What a word that is to our marriages, to any marriage which experiences every problem that sin can make.
The Word of God is saying, “The most important thing in your marriage is your personal commitment to live a godly, obedient life. Walk by faith. Obey God in your marriage. That is the mighty power. That is your calling.”
As you confront unsolvable problems, as you come to the conclusion that you, perhaps, say that we were not meant for each other, or you are threatened with having bitterness in your heart against your wife and say that she will not change, or you say about your husband, “He doesn’t change. I didn’t know he was like this,” and all the complications come in by sin and all the twisted reasoning comes upon us; the Word of God says, “Live godly! Live by faith. Obey God. Live as God wants you to live as a wife or husband. Don’t look to the other person. Look to God and obey Him.”
That certainly means that there must be a solid, mature faith in Jesus Christ before you marry. When you establish your marriage, the most important thing is your commitment of faith to the Lord Jesus Christ, and standing in the obedience of faith to His Word. If you get so tied emotionally to an unbeliever, for whatever reason, then you have sinned. Faith in the Lord Jesus Christ: that is your calling in a single life. You must be solid in your faith.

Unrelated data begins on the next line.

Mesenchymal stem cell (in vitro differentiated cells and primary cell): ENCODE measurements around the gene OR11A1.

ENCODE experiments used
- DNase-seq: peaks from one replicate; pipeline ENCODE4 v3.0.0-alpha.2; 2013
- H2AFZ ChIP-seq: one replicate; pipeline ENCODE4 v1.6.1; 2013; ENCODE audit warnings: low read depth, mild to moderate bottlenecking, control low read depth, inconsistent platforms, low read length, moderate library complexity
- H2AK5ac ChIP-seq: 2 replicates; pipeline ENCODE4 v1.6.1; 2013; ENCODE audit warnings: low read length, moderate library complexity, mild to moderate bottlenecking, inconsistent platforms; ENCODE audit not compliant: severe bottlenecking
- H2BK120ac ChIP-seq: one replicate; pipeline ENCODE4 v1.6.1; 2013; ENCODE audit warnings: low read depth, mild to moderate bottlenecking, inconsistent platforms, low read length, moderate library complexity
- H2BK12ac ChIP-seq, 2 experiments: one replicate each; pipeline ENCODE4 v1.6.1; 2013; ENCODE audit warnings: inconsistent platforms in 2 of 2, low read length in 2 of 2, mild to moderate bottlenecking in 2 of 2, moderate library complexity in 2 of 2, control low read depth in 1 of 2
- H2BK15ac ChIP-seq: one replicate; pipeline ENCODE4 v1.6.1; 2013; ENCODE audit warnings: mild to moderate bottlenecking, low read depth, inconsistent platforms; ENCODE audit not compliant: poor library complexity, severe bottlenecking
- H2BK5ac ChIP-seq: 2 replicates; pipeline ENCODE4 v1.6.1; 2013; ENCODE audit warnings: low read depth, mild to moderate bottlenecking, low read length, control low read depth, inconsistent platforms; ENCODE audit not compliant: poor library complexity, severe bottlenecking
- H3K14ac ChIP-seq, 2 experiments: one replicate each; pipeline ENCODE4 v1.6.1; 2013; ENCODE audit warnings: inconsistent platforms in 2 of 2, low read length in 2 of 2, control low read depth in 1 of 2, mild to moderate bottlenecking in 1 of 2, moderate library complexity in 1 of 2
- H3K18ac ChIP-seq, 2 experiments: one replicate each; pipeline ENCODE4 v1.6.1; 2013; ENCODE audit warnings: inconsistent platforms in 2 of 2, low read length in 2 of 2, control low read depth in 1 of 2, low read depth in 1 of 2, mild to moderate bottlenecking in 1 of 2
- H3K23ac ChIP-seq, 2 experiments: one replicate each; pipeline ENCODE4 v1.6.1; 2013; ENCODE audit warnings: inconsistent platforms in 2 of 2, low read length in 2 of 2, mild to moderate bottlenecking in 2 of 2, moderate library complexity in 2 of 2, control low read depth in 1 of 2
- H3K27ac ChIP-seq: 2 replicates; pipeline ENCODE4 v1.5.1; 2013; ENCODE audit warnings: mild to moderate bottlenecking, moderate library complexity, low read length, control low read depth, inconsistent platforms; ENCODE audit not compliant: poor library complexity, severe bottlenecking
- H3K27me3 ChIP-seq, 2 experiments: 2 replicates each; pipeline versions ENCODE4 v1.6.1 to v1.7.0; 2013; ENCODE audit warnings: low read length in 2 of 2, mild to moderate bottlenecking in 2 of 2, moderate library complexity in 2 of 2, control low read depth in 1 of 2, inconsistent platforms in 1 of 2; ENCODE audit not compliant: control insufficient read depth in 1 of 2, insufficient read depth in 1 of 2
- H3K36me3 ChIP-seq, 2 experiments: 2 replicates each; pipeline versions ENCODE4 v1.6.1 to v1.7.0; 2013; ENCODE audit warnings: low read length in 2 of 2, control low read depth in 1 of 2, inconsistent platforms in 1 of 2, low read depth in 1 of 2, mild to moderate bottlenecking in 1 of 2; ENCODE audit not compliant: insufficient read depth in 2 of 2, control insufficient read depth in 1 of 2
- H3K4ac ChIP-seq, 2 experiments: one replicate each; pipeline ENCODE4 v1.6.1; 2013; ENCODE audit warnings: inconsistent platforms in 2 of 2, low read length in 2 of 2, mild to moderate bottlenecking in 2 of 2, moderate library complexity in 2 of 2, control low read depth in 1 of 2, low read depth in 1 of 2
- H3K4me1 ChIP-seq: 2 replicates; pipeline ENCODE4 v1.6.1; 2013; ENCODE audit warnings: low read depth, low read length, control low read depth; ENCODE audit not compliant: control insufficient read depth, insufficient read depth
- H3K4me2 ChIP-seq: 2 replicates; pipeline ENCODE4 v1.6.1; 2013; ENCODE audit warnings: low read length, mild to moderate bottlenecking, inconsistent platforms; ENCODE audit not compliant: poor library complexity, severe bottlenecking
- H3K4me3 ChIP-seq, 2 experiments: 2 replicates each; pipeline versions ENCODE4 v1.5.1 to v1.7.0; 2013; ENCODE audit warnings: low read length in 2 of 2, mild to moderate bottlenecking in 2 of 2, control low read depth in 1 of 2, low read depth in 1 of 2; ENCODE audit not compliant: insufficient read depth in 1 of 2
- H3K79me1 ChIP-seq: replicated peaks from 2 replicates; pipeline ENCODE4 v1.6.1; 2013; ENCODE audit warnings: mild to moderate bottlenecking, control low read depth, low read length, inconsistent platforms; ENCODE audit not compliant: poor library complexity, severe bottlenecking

This Word of God also teaches us, as I suggested just a moment ago, that our duty in marriage is not conditioned by the conduct or spiritual state of the other person. So often we find ourselves saying, “Well, I could submit if my husband were more understanding.” Or, “I could love if my wife were easier to get along with.” We are saying to God, “I cannot obey the word of God (what God tells me to do in my marriage) because of the other person.”
And God says, “Nonsense!” God says, “I did not call you to do this on the condition of the other person’s actions or state. I call you to submit to your husband and to love your wife for My sake. And that relationship is unchanging. For My sake.” The Word of God says, “Your and my conduct in marriage is not to be conditioned by the conduct of the other married partner but must be determined by the will of God.”
Do you hear this Word of God?
God has said to us that the married state is permanent. We are to live under the will of God, believing that God brings to us our husband or wife. Whether, by His grace, that is a believing marriage (both believers), or whether it is His will that there be one believer and the other is in sin, God says, “Maintain that marriage.” And God says to you in that marriage: “Live godly.” With this promise: He (she) that honors God, God will honor.
May God bless this word to our heart.
By Carl Haak